Microsoft is leaving no stone unturned in its Trustworthy Computing initiative as it searches for ways to fight viruses and hackers. But its biggest battle is to win over cash-strapped organisations this side of the pond, says Simon Moores.
The RSA Security Conference in Amsterdam this year saw Microsoft making a powerful effort to display its European credentials around privacy, PKI and information security strategy in general.
Microsoft has been working very hard to ensure that its software meets the approval of the regulators in Brussels, and PKI in Windows 2003 is just one example of how it is attempting to provide the standards framework, in this case, digital signatures, that support the EU’s plans for a more joined-up and e-capable Europe.
Detlef Eckert, Microsoft’s director of Trustworthy Computing for EMEA, conceded that much greater trust, in the computing sense, was needed to bring ICT to the next level.
“Tomorrow’s joined-up government," says Eckert, “can only be built on a secure platform of trusted relationships. It is this management of trust, which represents one of the greatest challenges in the 21st century. Without widely available, reliable and secure trust-based systems and technologies, truly joined-up government is unachievable and e-government can only be an aspiration.”
The head of Microsoft’s security business unit, Mike Nash, offered what is by now, a well-polished message, that the company is leaving no stone unturned – which includes placing a $5m bounty on the heads of virus authors - as it searches for measures to further reduce the risks faced by businesses fighting a constant battle against internet-borne threats.
What worried me a little was that Nash did not appear to fully grasp that Europe wasn’t quite the same place as the US when it came to migration. I pointed out that on this side of the pond, migrating from Windows NT 4.0 was a big deal for many organisations and that quite regardless of the security argument; they weren’t going to suddenly roll out a Windows Server 2003 and Windows XP combination just because Microsoft said so, because of the expense involved in doing so.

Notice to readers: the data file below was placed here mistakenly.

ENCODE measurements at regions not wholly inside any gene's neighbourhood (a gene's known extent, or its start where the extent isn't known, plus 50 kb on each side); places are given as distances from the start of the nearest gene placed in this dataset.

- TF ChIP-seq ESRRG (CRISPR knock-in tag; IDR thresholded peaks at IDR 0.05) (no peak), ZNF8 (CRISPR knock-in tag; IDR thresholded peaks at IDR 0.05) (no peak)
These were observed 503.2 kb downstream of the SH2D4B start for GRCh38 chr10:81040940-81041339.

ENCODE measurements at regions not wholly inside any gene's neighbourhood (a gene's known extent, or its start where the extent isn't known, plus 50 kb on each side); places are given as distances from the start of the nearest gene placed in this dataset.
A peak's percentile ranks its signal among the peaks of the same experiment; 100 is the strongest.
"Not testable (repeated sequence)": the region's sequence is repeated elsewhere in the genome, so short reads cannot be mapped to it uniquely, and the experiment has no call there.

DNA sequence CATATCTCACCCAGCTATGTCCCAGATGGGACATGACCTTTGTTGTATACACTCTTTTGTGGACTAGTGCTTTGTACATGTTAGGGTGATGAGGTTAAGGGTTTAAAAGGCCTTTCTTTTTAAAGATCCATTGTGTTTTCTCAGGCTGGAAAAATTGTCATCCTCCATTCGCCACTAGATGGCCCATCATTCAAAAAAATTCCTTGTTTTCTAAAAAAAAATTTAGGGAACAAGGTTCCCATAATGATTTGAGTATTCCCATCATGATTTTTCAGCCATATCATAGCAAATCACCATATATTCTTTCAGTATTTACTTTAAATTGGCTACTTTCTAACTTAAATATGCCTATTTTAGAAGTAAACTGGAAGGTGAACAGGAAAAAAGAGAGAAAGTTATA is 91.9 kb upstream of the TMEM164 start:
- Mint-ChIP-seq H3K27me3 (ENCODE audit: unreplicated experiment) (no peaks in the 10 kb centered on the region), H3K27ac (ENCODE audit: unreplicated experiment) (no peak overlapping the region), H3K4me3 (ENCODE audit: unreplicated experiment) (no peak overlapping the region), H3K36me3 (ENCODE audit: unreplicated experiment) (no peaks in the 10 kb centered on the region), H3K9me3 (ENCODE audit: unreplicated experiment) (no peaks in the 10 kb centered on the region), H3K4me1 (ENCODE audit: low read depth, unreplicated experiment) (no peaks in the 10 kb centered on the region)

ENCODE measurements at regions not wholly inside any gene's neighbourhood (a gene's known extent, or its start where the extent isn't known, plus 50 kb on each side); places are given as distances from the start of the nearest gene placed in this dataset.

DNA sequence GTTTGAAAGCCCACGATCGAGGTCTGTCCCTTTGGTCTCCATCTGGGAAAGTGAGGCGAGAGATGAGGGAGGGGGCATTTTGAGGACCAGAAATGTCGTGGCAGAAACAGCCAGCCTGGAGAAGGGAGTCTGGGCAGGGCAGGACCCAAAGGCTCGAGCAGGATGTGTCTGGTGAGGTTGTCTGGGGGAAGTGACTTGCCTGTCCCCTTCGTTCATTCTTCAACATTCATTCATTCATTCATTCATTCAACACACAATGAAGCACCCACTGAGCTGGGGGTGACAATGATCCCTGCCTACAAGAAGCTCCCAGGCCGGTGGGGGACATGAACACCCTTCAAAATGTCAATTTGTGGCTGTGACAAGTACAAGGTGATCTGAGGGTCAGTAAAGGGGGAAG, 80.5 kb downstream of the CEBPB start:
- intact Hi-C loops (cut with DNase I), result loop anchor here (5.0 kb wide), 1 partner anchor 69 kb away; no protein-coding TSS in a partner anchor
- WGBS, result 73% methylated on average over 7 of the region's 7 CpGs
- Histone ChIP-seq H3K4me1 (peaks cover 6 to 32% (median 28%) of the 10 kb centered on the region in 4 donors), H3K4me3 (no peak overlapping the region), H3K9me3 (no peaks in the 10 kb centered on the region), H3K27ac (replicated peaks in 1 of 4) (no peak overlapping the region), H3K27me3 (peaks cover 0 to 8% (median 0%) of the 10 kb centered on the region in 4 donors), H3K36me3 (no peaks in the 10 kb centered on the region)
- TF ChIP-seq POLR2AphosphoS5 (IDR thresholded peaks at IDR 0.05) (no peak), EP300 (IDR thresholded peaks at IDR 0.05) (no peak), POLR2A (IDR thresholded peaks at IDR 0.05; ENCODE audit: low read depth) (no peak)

This makes Microsoft’s job harder and leaves business more vulnerable to the next big threat, when it arrives and arrive it will.
One question I tried to ask was, “Is Microsoft in the business of security or in the security business?” but Mike Nash could only offer the reply, “both of these."
Personally, I do not believe that Microsoft can continue sit on the fence. In my mind; the company is, increasingly, becoming a security products supplier, by default if not by intention, and NSCGB (formerly known as Palladium), the Next Generation Computing Base and many more initiatives underline this inexorable drift in strategy under Trustworthy Computing.
An interesting sound bite from Mike Nash at the RSA keynote, was the company’s comforting vision of “a place beyond patching”, a revelatory experience, which for many of us will occur, not in this world but ‘In a better place’ regardless of your religion, Orthodox Windows or perhaps even Anglican Linux.
Finally, Tony Neate from the National Hi-tech Crime Unit revealed that my web journal is now popular enough to deserve having its URL hijacked by a UK sex site. I should be flattered but while my name is being borrowed, I’m receiving none of the benefits in return.
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Setting the world to rights with the collected thoughts and opinions of leading industry analyst Dr Simon Moores of Zentelligence.
Acting globally, Zentelligence (Research) advises governments, suppliers, business and the media on the evolution, application and delivery of leading-edge technologies and specialises in the areas of eGovernment and information security.
For further information on Zentelligence and its research, presentation and analyst services visit www.zentelligence.com
This was first published in November 2003